HAH ALAM, Malaysia – Two years after North Korean leader Kim Jong Un’s half brother was killed, a Malaysian court on Monday told the only remaining suspect in custody that she would not face a murder charge, perhaps signaling the end of a case that had sparked international intrigue.
The move to reduce the charge against the Vietnamese woman, Doan Thi Huong, came three weeks after an even more stunning development in the case, when prosecutors unexpectedly dropped the murder charge against Huong’s Indonesian co-defendant and immediately freed her.
The two women had been the only suspects in custody after four North Korean suspects fled Malaysia following the killing of Kim Jong Nam in a Kuala Lumpur airport terminal on the morning of Feb. 13, 2017.
Oh Ei Sun, a senior fellow with the Singapore Institute of International Affairs, said the decision not to charge the two women with murder likely marked the end of the case.
“This is pretty much the end as the real culprits are apparently hiding behind the veil of diplomatic immunity and state-sponsored sanctuary,” Oh said.
Huong and the Indonesian woman, Siti Aisyah, have said they thought they were participating in a prank for a TV show and did not know they actually had been taking part in a high-profile murder. The two were arrested and accused of smearing VX nerve agent on Kim’s face.
Kim was the eldest son in the current generation of North Korea’s ruling family. He had been living abroad for years but could have been seen as a threat to Kim Jong Un’s rule.
Lawyers for the women have previously said they were pawns in a political assassination with clear links to the North Korean Embassy in Kuala Lumpur, and that the prosecution failed to show the women had any intention to kill. Intent to kill is crucial to a murder charge under Malaysian law.
Malaysian officials have never officially accused North Korea and have made it clear they don’t want the trial politicized.
The murder charge that Huong had faced carried the death penalty if she was convicted. Huong nodded Monday as a translator read the new charge to her: voluntarily causing injury with a dangerous weapon, VX nerve agent.
Oh said he believed it was a “friendly gesture to Vietnam while paying due respect to the judicial process.” While Huong may not have had any premeditated intent to kill Kim, she did apply the VX on his face and has to account for it, he said.
High Court Judge Azmi Ariffin sentenced Huong to three years and four months in prison from the day she was arrested on Feb. 15, 2017. Huong’s lawyer Hisyam Teh Poh Teik said his client is expected to be freed by the first week of May, after a one-third reduction in her sentence for good behavior.
“I am happy,” Huong, 30, told reporters as she left the courtroom, adding that she thought it was a fair outcome.
While handing out a jail term short of the maximum 10 years the new charge carried, the judge told Huong she was “very, very lucky” and wished her “all the best.” Vietnamese officials in the courtroom cheered when the decision was announced.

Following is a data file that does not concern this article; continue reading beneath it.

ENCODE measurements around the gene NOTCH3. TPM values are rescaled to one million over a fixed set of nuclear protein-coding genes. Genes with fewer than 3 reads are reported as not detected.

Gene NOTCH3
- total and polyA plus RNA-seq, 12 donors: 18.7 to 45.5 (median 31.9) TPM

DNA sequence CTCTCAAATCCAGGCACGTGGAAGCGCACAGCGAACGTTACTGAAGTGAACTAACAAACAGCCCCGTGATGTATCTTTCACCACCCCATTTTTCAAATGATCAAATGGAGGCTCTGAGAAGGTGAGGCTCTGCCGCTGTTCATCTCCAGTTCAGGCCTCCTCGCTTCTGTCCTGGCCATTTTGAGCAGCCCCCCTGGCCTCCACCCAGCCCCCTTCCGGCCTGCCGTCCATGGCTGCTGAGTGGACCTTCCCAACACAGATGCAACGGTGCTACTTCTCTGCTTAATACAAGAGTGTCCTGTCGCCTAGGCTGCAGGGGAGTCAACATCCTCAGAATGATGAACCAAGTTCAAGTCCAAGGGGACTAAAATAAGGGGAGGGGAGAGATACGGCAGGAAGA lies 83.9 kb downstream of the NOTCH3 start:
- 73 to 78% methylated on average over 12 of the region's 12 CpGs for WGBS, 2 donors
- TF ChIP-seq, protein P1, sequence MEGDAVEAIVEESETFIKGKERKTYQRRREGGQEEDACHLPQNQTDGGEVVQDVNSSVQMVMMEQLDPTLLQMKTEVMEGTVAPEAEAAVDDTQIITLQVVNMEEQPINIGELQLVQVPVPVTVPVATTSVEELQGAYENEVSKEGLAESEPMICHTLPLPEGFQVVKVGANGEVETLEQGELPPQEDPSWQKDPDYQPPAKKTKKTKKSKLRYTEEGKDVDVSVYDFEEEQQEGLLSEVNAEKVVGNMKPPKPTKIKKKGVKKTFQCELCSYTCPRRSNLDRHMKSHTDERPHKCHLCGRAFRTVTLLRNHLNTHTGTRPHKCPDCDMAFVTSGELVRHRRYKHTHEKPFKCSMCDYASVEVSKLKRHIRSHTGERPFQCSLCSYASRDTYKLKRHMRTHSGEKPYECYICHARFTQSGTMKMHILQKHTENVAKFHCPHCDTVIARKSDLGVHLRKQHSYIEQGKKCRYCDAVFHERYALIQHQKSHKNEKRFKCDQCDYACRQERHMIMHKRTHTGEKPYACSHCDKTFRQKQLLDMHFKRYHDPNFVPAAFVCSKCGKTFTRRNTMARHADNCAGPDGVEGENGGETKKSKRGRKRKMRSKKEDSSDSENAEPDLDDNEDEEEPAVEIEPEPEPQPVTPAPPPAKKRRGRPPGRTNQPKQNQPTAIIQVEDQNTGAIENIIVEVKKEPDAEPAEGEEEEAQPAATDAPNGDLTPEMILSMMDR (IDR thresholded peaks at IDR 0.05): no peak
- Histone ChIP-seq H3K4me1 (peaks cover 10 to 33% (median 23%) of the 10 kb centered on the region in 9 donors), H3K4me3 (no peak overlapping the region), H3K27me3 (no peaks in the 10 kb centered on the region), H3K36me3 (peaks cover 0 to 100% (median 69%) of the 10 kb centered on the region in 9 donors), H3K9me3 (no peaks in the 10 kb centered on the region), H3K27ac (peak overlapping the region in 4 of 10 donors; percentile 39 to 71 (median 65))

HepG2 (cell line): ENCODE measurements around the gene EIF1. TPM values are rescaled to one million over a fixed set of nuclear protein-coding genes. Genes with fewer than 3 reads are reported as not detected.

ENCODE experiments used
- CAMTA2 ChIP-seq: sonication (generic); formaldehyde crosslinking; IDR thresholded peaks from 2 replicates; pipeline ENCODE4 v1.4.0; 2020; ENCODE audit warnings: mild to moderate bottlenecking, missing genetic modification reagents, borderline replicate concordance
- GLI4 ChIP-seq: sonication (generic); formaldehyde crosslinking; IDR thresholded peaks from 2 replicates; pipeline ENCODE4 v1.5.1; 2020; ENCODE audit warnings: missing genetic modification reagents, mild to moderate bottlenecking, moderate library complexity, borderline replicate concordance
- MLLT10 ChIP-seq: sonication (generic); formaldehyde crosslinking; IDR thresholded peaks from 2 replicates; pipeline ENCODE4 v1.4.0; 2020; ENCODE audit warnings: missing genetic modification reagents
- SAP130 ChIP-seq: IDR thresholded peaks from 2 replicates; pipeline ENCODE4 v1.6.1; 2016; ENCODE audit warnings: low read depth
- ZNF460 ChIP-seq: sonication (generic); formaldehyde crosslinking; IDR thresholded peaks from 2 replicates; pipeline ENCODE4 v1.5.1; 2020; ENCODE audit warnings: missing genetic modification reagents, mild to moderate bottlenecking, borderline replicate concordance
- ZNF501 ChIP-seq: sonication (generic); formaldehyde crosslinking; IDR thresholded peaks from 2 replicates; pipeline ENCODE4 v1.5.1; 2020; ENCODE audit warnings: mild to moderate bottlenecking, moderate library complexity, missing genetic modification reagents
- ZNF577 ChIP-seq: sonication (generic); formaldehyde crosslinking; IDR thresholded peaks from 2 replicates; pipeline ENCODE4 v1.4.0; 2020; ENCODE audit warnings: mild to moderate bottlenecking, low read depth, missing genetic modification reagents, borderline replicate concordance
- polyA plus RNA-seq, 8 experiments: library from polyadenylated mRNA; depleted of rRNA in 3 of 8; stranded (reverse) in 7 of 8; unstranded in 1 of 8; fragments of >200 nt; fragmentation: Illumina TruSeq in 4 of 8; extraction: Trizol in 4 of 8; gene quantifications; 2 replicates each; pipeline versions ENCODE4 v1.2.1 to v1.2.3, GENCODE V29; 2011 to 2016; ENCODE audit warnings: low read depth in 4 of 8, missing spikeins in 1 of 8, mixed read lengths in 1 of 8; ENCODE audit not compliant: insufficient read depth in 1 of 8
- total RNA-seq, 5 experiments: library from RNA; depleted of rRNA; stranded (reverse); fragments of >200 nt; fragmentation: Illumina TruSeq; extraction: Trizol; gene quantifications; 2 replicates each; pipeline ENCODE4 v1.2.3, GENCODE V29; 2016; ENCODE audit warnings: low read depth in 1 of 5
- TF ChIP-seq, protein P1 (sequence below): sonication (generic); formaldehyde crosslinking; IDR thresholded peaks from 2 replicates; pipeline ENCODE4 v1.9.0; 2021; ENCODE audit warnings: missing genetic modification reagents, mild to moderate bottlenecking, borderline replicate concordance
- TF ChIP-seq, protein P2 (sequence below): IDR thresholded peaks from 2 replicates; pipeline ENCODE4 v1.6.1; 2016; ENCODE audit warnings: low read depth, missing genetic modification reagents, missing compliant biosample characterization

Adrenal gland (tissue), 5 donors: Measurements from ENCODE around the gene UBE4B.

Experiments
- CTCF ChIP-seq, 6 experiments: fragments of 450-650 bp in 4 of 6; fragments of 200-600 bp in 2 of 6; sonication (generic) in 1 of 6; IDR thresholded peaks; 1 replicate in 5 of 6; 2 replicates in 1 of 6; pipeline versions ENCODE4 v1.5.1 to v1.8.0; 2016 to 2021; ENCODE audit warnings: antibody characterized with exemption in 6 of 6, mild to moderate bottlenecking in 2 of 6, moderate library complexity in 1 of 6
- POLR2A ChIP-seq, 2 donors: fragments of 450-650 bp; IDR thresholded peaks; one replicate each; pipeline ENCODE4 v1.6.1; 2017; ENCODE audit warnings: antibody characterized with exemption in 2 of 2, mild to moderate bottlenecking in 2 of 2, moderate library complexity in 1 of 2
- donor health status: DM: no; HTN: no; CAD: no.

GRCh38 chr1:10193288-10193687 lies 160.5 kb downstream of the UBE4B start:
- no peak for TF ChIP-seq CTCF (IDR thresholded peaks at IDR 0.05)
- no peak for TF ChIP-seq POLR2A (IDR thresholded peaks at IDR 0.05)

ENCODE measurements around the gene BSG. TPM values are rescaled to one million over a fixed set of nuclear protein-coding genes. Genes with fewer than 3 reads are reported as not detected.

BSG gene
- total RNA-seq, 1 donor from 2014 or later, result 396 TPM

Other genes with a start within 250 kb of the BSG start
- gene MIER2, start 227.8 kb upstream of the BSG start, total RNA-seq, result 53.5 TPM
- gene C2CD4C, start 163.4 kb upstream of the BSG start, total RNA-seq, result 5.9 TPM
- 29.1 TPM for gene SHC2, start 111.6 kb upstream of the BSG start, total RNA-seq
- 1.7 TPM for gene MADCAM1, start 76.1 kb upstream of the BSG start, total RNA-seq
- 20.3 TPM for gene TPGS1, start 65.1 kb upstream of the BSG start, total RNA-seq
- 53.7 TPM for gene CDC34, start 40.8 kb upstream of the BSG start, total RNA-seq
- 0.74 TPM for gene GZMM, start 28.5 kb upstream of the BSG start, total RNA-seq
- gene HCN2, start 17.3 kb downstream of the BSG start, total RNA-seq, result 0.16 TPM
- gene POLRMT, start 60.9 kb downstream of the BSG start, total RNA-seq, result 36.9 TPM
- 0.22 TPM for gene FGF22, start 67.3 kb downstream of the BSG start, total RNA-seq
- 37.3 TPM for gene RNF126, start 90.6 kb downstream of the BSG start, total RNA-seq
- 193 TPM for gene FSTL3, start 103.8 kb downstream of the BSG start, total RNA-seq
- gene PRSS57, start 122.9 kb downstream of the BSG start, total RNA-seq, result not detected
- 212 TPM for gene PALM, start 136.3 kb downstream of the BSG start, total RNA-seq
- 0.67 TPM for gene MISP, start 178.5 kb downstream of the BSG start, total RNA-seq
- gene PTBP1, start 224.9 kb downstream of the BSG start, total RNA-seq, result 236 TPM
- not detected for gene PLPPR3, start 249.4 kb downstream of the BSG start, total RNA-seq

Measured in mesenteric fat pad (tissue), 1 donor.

The move follows the Malaysian attorney general’s decision to drop the murder case against Aisyah on March 11 following high-level lobbying from Indonesia’s government. Huong sought to be acquitted after Aisyah was freed, but prosecutors rejected her request.
Prosecutor Iskandar Ahmad told the court that the attorney general offered the reduced charge to Huong following pleas from the Vietnamese government and her lawyers.
The original charge had alleged that the two women colluded with four North Koreans to murder Kim with VX nerve agent as he was passing through the airport.
A High Court judge last August found there was enough evidence to infer that Aisyah, Huong and the four North Koreans engaged in a “well-planned conspiracy” to kill Kim and called on the two women to present their defense.
Huong’s lawyer told the court Monday that her guilty plea to the lesser charge showed she “has taken responsibility” for her actions. In asking for a lenient sentence, he also told the court that her move saved judicial time.
Hisyam had urged the judge to take into account Huong’s honesty, her acceptance of responsibility and the acquittal of her co-defendant. “She is neither a criminal nor has the propensity to commit a crime,” the lawyer said.
Huong, the youngest of five children, has a promising future with a degree in accounting, but she is also “naive and gullible,” he said.
Hisyam said the four North Korean suspects still at large were the “real assassins.”
They “exploited her weakness and manipulated her to carry out their evil designs under the camouflage of funny videos and pranks,” he said.
The judge said he took into account the gravity of the offense and also the fact that Huong was remorseful and a first offender. He said the sentence “would serve the interest of justice.”
Before the sentencing, Vietnam’s ambassador to Malaysia, Le Quy Quynh, said he expected Huong to be freed immediately. After the sentencing, he said, “I am highly appreciative that she will be released very soon but I want to emphasize that she is a victim like the Indonesian.”
Hisyam told reporters later that Huong wasn’t being fairly treated compared to Aisyah, but that she pleaded guilty because she wanted to walk free as soon as possible.
Huong’s father, Doan Van Thanh, who attended the hearing, said he was delighted that she will be soon be free.
As Huong was being escorted out of the court building, she shouted to reporters: “It’s very good. I love you.” She told reporters earlier that she wants to “sing and act” when she returns to Vietnam.
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